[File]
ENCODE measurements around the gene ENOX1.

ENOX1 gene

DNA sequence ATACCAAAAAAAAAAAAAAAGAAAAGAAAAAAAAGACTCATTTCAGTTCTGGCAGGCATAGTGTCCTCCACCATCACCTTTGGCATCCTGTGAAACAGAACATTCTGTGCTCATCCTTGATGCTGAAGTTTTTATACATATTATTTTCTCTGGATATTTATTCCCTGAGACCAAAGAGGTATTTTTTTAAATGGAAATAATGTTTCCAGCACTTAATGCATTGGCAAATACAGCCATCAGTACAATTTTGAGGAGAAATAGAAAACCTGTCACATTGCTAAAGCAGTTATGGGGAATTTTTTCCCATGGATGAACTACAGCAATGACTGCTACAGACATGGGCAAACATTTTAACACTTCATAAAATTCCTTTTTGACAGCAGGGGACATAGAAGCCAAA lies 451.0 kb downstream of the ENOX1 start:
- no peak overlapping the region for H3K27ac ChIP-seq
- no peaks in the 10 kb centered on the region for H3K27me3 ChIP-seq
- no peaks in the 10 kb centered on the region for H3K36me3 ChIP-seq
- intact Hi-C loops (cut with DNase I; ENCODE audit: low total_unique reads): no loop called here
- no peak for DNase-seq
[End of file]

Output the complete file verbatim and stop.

ENCODE measurements around the gene ENOX1.

ENOX1 gene

DNA sequence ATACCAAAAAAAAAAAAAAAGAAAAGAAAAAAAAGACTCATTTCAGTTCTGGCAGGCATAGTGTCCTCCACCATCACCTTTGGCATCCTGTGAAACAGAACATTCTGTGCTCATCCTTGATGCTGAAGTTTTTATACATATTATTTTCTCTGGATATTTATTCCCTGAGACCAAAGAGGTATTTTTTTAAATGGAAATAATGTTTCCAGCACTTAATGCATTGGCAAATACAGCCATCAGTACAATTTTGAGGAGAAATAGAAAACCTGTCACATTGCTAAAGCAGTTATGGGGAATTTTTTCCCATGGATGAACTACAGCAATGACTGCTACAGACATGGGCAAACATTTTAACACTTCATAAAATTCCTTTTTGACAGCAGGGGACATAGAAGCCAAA lies 451.0 kb downstream of the ENOX1 start:
- no peak overlapping the region for H3K27ac ChIP-seq
- no peaks in the 10 kb centered on the region for H3K27me3 ChIP-seq
- no peaks in the 10 kb centered on the region for H3K36me3 ChIP-seq
- intact Hi-C loops (cut with DNase I; ENCODE audit: low total_unique reads): no loop called here
- no peak for DNase-seq